For the same reasons, we do not consider that RNZ’s reliance on such outdated statistics amounted to reasonable efforts to ensure the item was accurate. We also note that the complainant attempted several times to engage with the broadcaster informally to correct the information, and these attempts appear to have been ignored.
 Accordingly, we uphold this part of the accuracy complaint.
 Although we have found that the item was inaccurate in relation to the statistics it referenced, we do not think the broadcast overall was misleading in the manner alleged by the complainant, that is, that it suggested men are overwhelmingly the perpetrators and women almost always the victims of family violence. As we have noted in our consideration of the balance standard below (see paragraph ), the majority of the discussion across both items did not reference either gender; there was only one reference to men as perpetrators over approximately 10 minutes. One interviewee also explicitly acknowledged that both men and women can be victims of family violence. We therefore disagree that listeners would have been led to believe that men are always the perpetrators of such violence.
 The balance standard (Standard 4) states that when controversial issues of public importance are discussed in news, current affairs and factual programmes, broadcasters should make reasonable efforts, or give reasonable opportunities, to present significant points of view either in the same programme or in other programmes within the period of current interest. The standard exists to ensure that competing arguments are presented to enable a viewer to arrive at an informed and reasoned opinion.7
 Mr Laven argued that ‘[p]roposed changes to family violence laws are controversial and clearly will be of major significance to men who will be the gender that is overwhelmingly most often targeted by such laws, so deliberately leaving out the viewpoints of those whose rights will be most at risk was inexcusable’. He considered that the interviewees said ‘nothing... that would suggest that females might ever be perpetrators or males victims’ and that ‘no follow-up items have redressed this imbalance’.
 RNZ argued that the interviewees ‘used gender-neutral terms... and [one] specifically acknowledged victims by referring to men and women’. It said that ‘the discussion was around the impact that a new criminal charge might have rather than an analysis of the gender or motives of those involved in incidents of domestic violence’.
 A number of criteria must be satisfied before the requirement to present significant alternative viewpoints is triggered. The standard applies only to news, current affairs and factual programmes which discuss a controversial issue of public importance. The subject matter must be an issue ‘of public importance’, it must be ‘controversial’ and it must be ‘discussed’.8
 We acknowledge that gender is intrinsic to family violence issues, but we do not consider that the gender breakdown of victims and perpetrators of family violence was ‘discussed’ in these items. The items’ focus was the Government’s proposal for a specific criminal charge for family violence. The requirements of the standard mean that it was the discussion of this proposal which needed to be balanced, and not any incidental references to ‘men’ or ‘women’.9 Significant points of view on the proposal were presented, with the President of the Police Association disputing whether the change was necessary and explaining why he believed the current available charges were sufficient.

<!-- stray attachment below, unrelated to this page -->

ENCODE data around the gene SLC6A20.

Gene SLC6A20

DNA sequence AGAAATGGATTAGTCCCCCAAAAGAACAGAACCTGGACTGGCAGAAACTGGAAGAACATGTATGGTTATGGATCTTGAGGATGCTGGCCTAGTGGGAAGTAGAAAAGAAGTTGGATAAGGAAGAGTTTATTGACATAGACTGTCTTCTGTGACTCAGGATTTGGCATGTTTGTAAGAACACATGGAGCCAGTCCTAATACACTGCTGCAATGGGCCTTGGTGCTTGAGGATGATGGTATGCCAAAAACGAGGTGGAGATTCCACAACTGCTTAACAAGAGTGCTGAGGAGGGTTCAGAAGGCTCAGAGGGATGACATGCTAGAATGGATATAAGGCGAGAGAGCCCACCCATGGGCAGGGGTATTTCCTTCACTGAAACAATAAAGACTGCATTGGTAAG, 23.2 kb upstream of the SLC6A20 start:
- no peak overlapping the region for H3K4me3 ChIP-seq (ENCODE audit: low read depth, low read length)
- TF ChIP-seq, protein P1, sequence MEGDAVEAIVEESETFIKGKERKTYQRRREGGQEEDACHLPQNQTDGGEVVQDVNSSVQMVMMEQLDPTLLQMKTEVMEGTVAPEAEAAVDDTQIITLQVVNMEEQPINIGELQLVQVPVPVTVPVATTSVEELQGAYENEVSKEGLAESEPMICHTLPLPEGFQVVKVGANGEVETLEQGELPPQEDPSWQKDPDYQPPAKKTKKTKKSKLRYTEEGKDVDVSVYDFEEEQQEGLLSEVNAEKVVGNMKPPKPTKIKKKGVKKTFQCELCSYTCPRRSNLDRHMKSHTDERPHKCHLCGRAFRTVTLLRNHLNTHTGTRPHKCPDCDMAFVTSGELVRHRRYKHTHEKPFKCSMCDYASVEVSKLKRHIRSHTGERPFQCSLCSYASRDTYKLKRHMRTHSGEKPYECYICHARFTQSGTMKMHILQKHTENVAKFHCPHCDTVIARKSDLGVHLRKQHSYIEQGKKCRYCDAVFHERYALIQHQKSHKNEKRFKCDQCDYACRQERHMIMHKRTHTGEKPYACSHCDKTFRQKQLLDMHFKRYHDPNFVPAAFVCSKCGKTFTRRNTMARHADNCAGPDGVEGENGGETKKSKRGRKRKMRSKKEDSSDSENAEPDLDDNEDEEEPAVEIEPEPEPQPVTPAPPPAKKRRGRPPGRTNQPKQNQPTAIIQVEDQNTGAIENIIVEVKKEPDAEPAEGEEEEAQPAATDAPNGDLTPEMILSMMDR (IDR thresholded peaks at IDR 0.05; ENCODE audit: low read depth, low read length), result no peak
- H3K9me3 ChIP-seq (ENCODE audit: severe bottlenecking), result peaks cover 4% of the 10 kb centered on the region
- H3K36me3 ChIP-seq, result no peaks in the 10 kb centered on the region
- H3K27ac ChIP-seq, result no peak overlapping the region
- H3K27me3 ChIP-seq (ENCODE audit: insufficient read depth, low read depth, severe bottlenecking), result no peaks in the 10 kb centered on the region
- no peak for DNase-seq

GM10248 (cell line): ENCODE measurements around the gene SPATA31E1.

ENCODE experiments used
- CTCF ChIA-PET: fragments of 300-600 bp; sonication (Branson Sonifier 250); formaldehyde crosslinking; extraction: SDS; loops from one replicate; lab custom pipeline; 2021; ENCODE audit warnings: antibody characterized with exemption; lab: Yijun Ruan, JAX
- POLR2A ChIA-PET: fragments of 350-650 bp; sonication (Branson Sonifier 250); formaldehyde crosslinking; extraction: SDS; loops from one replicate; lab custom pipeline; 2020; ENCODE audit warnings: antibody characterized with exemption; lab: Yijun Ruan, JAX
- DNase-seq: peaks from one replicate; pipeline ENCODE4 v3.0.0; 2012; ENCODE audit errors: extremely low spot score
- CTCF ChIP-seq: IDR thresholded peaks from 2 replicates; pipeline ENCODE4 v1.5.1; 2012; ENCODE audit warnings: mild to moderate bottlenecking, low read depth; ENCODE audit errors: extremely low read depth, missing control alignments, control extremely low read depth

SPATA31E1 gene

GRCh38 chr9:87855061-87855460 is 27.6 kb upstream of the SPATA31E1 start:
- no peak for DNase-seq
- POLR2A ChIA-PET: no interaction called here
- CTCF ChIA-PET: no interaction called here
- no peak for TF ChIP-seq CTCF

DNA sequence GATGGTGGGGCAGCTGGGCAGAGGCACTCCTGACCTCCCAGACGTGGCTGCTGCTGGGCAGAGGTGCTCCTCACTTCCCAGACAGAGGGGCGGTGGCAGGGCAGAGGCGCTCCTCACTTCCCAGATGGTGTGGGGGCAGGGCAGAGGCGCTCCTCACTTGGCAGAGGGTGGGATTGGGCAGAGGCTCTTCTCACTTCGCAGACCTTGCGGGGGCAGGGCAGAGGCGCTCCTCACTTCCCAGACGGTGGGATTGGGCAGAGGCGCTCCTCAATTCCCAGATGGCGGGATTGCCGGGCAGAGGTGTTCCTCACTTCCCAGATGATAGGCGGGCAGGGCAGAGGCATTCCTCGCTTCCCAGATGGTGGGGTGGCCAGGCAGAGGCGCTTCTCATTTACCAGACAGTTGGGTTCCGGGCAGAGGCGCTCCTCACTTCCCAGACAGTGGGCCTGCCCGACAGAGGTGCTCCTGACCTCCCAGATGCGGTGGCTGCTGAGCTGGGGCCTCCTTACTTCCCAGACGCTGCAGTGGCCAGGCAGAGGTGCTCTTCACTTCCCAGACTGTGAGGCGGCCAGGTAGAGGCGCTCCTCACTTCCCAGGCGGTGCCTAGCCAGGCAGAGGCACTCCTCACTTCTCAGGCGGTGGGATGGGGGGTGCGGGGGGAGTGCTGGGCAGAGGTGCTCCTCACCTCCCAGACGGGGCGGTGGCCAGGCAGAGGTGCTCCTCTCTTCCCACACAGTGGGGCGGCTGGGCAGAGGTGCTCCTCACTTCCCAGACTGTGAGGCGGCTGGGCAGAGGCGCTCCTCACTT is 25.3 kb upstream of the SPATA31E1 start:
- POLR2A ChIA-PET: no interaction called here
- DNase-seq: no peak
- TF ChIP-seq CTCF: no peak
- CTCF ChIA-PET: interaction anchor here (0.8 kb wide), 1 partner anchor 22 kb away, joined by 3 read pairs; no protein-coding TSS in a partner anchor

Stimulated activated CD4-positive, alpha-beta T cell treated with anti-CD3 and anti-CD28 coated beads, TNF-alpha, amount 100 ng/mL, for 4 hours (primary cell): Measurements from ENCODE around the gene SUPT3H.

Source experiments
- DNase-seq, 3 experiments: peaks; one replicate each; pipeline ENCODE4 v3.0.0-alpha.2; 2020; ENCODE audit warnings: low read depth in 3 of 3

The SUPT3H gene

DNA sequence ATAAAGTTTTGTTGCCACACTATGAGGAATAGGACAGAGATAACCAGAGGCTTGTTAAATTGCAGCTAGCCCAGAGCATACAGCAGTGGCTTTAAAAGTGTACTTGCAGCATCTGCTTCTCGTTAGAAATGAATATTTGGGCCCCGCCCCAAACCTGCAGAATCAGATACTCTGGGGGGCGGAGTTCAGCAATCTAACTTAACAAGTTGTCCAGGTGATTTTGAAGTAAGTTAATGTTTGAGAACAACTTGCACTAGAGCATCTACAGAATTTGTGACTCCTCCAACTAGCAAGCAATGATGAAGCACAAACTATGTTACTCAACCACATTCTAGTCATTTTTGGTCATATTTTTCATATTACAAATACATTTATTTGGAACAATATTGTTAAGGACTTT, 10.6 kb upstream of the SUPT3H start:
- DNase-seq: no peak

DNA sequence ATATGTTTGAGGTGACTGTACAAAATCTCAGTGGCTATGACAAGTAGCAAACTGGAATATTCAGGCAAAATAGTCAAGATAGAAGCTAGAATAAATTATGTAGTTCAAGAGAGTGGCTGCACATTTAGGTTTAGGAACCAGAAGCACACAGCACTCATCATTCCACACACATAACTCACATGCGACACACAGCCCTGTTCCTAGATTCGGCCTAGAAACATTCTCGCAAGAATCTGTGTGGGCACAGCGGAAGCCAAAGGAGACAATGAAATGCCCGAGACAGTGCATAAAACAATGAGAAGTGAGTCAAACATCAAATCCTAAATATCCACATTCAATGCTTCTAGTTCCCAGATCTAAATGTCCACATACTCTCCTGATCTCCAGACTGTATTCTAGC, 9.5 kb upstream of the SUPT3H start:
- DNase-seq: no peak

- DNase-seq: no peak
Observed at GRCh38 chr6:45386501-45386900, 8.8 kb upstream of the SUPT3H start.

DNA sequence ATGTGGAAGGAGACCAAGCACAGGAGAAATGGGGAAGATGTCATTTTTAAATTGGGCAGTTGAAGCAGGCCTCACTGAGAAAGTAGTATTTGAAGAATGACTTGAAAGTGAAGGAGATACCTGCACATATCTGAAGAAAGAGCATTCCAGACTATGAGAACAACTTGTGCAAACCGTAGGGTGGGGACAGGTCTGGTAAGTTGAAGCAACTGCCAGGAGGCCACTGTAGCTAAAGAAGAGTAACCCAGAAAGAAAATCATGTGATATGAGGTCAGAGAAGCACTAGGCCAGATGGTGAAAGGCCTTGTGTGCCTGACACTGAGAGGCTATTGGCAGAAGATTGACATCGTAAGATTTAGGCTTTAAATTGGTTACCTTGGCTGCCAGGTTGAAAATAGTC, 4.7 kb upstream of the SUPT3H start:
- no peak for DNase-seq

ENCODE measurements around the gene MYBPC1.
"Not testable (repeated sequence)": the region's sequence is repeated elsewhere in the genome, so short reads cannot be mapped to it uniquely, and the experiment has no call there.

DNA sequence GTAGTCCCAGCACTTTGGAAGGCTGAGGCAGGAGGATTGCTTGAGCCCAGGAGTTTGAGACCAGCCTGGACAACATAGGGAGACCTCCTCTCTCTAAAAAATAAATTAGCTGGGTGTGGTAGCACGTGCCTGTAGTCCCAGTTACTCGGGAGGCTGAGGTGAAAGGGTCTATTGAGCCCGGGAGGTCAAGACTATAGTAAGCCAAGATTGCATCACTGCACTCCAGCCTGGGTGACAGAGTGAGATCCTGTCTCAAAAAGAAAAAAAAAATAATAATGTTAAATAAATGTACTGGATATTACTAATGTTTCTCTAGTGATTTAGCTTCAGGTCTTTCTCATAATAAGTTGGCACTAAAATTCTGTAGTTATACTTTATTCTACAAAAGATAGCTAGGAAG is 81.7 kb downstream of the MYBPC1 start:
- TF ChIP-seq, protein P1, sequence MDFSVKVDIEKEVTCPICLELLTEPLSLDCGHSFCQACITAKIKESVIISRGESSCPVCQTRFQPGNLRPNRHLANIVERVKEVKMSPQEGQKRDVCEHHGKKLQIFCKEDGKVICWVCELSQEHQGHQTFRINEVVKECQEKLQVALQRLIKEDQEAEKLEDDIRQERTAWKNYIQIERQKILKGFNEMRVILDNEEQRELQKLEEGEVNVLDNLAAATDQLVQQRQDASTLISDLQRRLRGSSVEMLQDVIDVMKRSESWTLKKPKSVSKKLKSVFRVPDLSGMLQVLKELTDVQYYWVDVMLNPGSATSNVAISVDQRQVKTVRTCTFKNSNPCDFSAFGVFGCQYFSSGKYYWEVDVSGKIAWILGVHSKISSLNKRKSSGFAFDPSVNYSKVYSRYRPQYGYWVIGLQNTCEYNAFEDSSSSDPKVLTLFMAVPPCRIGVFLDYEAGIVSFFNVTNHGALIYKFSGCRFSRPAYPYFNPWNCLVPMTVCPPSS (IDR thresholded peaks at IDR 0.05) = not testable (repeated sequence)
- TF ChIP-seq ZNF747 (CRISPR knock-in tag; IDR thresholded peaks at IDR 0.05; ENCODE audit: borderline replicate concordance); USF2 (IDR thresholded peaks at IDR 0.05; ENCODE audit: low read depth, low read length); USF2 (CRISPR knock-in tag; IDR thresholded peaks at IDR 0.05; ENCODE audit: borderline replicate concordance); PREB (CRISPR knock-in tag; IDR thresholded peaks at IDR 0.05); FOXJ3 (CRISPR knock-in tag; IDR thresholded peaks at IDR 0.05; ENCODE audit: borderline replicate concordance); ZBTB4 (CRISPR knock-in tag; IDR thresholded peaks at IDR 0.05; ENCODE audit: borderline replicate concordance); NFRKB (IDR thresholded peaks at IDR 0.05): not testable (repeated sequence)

The majority of the discussion about family violence did not reference either gender; there was only one reference to men as perpetrators over approximately 10 minutes. One interviewee explicitly acknowledged that both men and women can be victims of family violence, saying, ‘What we actually have at the moment is women, and men, whose partners are appearing in court’ charged with assault.
 As a result we do not uphold the Standard 4 complaint.
For the above reasons the Authority upholds the complaint that the broadcast by Radio New Zealand Ltd of Morning Report on 3 August 2015 breached Standard 5 of the Radio Code of Broadcasting Practice.
 Having upheld an aspect of the complaint, the Authority may make orders under sections 13 and 16 of the Broadcasting Act 1989. We do not intend to do so on this occasion as we are satisfied that publication of this decision is a sufficient remedy in the circumstances.
Signed for and on behalf of the Authority
1 March 2016
The correspondence listed below was received and considered by the Authority when it determined this complaint:
1 Hans Laven’s formal complaint – 7 August 2015
2 RNZ’s response to the complaint – 3 September 2015
3 Mr Laven’s referral to the Authority – 15 September 2015
4 RNZ’s response to the Authority – 15 October 2015
5 RNZ’s response to the Authority’s request for further information – 29 January 2016
6 Mr Laven’s comments on RNZ’s further information – 31 January 2016
1 Bush and Television New Zealand Ltd, Decision No. 2010-036
2 ‘Campaigning to end family violence’, Rise (Ministry of Social Development, December 2007)
3 See, for example, Burrows and Television New Zealand Ltd, Decision No. 2014-102 at 
4 Family Violence Deaths Review Committee, Fourth Annual Report: January 2013 to December 2013, at 29
6 Family Violence Death Review Committee (2014). Fourth Annual Report: January 2013 to December 2013. Wellington, Health Quality and Safety Commission: http://www.hqsc.govt.nz/our-programmes/mrc/fvdrc/publications-and-resources/publication/1600/
7 Commerce Commission and TVWorks Ltd, Decision No. 2008-014
8 For further discussion of these concepts see Practice Note: Controversial Issues – Viewpoints (Balance) as a Broadcasting Standard in Television (Broadcasting Standards Authority, June 2010) and Practice Note: Controversial Issues – Viewpoints (Balance) as a Broadcasting Standard in Radio (Broadcasting Standards Authority, June 2009)
9 See also Burrows and Television New Zealand Ltd, Decision No. 2014-102